Confirming the presence of large bodies of standing water in Martian history will require a multifaceted approach. We'll need laser altimiters (MOLA) for topographic data, cameras for photogeologic mapping, infrared spectrometers (such as onboard 2001 Mars Odyssey) for mapping the distribution of minerals on the surface, gamma ray spectrometers (also on Odyssey) for mapping the surface distribution and abundance of chemical elements, as well as mineral and chemical studies of meteorites and rocks returned from Mars (to check for the presence of salts, for example.) If there were standing bodies of water on Mars billions of years ago they may have influenced the planet's atmosphere and climate, geology, environmental chemistry, and ultimately its capacity to support the emergence of life. These are the reasons why scientists, including Ivanov and Head, seek evidence of ancient oceans on Mars. The search may quench our collective thirst for knowledge about the Red Planet.


Baker, V. R., R. G. Strom, V. C. Gulick, J. S. Kargel, G. Komatsu, and V. S. Kale (1991) Ancient Oceans, Ice Sheets and the Hydrological Cycle on Mars, Nature, vol. 352, p. 589-594.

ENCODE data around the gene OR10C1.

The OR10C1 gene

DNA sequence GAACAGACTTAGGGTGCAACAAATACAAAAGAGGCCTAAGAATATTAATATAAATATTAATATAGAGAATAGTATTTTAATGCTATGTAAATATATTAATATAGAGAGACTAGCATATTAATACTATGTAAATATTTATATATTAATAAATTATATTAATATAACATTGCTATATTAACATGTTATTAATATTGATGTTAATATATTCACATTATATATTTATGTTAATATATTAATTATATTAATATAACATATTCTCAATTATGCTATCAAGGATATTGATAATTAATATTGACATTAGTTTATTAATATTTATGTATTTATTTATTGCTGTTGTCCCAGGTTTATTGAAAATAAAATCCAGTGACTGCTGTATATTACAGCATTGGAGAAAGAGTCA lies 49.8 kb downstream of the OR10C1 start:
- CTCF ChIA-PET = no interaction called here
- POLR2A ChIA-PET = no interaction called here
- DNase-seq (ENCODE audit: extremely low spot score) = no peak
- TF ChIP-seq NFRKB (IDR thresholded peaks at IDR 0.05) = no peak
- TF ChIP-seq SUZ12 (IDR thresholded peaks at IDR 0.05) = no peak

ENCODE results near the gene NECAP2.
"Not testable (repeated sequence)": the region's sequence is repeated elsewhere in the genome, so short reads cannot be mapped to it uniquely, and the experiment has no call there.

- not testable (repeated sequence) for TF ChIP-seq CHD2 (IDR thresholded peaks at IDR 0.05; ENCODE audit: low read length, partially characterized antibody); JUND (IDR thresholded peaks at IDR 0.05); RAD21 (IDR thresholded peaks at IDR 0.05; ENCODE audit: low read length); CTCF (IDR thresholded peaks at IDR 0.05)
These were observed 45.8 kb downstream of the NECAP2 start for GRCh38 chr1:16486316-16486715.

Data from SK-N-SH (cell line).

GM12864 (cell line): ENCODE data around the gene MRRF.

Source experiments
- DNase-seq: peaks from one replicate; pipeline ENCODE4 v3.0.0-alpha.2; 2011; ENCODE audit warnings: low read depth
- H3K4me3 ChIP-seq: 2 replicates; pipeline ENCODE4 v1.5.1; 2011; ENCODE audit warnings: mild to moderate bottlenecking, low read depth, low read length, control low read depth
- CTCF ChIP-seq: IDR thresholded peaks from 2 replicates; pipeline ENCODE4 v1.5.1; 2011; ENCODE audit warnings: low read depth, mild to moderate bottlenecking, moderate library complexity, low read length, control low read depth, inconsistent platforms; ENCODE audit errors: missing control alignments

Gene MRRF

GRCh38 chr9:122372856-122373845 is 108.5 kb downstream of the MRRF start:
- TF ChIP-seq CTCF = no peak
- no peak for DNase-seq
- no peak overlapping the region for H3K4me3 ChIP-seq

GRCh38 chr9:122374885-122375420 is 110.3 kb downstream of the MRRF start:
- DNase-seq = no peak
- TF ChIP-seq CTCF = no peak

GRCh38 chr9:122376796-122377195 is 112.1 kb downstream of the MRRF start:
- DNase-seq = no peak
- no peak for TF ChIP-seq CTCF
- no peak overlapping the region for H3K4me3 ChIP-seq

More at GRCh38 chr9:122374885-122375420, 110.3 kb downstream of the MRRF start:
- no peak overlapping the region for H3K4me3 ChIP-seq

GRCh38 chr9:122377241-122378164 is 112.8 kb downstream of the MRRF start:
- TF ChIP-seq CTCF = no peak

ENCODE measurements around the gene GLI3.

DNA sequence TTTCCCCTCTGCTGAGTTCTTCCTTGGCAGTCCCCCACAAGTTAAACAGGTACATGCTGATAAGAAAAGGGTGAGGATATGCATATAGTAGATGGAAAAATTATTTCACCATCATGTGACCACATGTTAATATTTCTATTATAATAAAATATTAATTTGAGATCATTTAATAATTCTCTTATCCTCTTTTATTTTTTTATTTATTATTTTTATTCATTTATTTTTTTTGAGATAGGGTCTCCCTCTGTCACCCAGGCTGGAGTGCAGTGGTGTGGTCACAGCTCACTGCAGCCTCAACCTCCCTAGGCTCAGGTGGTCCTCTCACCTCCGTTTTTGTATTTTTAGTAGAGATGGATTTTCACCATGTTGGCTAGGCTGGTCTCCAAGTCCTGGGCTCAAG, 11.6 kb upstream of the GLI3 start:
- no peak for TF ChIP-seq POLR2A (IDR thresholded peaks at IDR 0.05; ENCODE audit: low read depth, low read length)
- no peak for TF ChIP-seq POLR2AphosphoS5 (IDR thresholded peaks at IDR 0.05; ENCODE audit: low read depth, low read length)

Carr, M. H. (1996) Water on Mars, Oxford University Press, New York.

Head, J. W., III, H. Hiesinger, M. A. Ivanov, M. A. Kreslavsky, S. Pratt, and B. J. Thomson (1999) Possible Ancient Oceans on Mars: Evidence from Mars Orbiter Laser Altimeter Data, Science, vol. 286, p. 2134-2137.

Head, J. W., III, M. Kreslavsky, J. Hiesinger, M. Ivanov, S. Pratt, and M. Seibert (1998) Oceans in the Past History of Mars: Tests for Their Presence Using Mars Orbiter Laser Altimeter (MOLA) Data, Geophysical Research Letters, vol. 25, p. 4401-4404.

Ivanov, M. A. and J. W. Head, III (2001) Chryse Planitia, Mars: Topographic configuration, outflow channel continuity and sequence, and tests for hypothesized ancient bodies of water using Mars Orbiter Laser Altimeter (MOLA) data, Journal of Geophysical Research,vol. 106, p. 3275-3295.

Malin, M. C. and K. S. Edgett (1999) Oceans or Seas in the Martian Northern Lowlands: High Resolution Imaging Tests of Proposed Coastlines, Geophysical Research Letters, vol.26, p. 3049-3052.

Mars Exobiology Strategy (report dated January 1995)

Mars Global Surveyor

2001 Mars Odyssey

MOLA (Mars Orbiter Laser Altimeter).

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Smith, D. E., and others (1999) The Global Topography of Mars and Implications for Surface Evolution, Science, vol. 284, p. 1495-1503.

Withers, P. and G. A. Neumann (2001) Enigmatic northern plains of Mars, Nature, vol. 410, p. 651. (University of Arizona press release.)